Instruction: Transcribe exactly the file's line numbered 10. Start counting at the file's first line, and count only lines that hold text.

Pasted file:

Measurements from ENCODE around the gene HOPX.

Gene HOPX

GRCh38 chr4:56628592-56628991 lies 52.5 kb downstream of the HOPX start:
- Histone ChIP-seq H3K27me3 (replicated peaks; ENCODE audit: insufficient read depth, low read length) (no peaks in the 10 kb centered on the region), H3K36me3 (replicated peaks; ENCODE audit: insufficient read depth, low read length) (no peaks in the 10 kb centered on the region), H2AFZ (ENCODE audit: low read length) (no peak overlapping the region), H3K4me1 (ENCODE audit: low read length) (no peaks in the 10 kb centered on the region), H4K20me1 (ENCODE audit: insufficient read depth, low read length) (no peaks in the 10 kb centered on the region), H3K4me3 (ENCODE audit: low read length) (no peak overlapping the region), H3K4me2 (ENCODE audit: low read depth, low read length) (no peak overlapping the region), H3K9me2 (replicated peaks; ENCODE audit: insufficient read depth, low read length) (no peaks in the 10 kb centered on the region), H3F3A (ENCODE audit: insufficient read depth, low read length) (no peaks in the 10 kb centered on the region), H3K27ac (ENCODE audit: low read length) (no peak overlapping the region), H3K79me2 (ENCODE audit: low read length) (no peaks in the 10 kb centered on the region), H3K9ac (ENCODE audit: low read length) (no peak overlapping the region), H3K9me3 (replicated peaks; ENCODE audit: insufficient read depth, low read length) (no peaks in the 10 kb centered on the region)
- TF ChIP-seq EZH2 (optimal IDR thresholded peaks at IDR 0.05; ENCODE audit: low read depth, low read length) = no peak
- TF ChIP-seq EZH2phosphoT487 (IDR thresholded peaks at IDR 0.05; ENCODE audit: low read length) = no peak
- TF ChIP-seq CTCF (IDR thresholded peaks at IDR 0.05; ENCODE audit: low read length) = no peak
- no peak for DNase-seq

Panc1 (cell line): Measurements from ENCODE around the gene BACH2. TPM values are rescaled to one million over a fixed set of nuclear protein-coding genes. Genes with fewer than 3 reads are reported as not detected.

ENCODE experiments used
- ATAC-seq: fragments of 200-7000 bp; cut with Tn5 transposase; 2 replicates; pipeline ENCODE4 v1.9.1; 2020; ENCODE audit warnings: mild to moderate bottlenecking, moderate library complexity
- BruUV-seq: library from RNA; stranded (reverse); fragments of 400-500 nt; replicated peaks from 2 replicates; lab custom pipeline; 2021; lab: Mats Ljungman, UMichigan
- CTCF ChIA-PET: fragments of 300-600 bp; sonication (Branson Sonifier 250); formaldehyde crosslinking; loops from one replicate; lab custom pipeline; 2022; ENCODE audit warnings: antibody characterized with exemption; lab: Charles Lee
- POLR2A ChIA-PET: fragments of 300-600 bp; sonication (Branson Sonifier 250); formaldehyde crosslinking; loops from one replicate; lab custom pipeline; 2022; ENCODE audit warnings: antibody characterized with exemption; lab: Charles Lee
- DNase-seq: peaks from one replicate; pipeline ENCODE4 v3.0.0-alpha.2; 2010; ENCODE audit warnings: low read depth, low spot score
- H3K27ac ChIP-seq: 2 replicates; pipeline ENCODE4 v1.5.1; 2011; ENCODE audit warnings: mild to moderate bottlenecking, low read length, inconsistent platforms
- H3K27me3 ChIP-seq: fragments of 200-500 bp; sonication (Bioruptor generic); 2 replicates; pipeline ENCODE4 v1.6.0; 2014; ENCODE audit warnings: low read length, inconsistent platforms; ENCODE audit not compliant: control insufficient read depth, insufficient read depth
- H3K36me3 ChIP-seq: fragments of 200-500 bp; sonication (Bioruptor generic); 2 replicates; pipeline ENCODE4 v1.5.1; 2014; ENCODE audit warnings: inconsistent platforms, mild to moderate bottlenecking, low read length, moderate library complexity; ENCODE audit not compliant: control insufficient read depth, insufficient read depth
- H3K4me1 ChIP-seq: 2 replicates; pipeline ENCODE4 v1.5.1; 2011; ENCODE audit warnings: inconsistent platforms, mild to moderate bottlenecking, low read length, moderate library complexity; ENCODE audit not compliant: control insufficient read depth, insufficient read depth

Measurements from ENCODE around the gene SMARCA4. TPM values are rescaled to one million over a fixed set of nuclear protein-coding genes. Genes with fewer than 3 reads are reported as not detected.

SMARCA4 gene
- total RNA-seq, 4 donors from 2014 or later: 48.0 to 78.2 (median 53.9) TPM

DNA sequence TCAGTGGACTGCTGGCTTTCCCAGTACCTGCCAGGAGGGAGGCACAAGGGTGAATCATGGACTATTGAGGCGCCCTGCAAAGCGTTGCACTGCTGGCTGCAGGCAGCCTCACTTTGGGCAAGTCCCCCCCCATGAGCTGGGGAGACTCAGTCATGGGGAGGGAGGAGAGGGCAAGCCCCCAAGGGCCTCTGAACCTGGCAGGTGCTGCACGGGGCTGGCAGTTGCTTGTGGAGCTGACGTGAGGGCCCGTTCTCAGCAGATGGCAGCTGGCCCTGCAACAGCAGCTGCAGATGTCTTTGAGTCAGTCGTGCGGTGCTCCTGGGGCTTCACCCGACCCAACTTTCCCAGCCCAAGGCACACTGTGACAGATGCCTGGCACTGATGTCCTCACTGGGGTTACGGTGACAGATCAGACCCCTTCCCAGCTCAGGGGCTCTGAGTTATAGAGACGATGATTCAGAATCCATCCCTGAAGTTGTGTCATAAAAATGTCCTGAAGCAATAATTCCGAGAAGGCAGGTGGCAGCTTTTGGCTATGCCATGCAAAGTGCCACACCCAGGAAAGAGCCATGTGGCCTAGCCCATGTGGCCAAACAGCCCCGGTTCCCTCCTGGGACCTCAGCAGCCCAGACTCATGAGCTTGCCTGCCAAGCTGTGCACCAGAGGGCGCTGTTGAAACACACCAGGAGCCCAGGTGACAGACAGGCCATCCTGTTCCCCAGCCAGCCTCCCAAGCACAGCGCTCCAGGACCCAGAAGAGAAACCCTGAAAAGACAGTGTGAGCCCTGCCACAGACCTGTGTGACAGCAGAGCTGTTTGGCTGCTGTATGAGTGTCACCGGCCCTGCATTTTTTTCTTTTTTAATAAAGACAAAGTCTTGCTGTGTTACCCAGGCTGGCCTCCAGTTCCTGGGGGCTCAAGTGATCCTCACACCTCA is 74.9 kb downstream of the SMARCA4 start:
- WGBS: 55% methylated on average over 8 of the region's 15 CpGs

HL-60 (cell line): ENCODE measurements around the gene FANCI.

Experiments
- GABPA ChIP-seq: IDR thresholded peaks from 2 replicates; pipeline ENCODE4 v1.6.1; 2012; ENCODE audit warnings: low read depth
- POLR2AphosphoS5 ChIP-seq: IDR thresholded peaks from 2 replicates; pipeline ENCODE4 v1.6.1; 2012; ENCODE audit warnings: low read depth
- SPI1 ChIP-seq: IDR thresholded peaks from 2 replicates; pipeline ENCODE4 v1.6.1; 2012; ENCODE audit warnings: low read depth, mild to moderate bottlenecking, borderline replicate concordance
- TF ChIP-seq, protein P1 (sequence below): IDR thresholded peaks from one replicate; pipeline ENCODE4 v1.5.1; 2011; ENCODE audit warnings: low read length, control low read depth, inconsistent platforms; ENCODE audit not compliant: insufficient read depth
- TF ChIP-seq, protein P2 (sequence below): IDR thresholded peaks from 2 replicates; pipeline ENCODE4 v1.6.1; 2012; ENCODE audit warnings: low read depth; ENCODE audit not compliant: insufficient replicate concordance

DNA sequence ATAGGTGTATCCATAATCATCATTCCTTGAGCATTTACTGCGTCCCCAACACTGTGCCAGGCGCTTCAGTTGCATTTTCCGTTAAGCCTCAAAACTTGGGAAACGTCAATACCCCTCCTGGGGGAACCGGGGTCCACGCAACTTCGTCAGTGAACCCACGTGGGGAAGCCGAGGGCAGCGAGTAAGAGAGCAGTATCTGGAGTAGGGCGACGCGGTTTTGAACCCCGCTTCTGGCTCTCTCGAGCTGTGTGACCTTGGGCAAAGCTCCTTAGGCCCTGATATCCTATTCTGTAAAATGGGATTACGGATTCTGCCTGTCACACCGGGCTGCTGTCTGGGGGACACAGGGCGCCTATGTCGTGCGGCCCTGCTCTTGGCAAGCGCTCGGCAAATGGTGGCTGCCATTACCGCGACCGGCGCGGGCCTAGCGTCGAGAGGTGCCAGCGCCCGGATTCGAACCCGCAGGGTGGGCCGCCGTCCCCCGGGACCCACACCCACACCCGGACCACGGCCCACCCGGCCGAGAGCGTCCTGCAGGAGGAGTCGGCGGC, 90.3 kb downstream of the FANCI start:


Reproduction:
ENCODE experiments used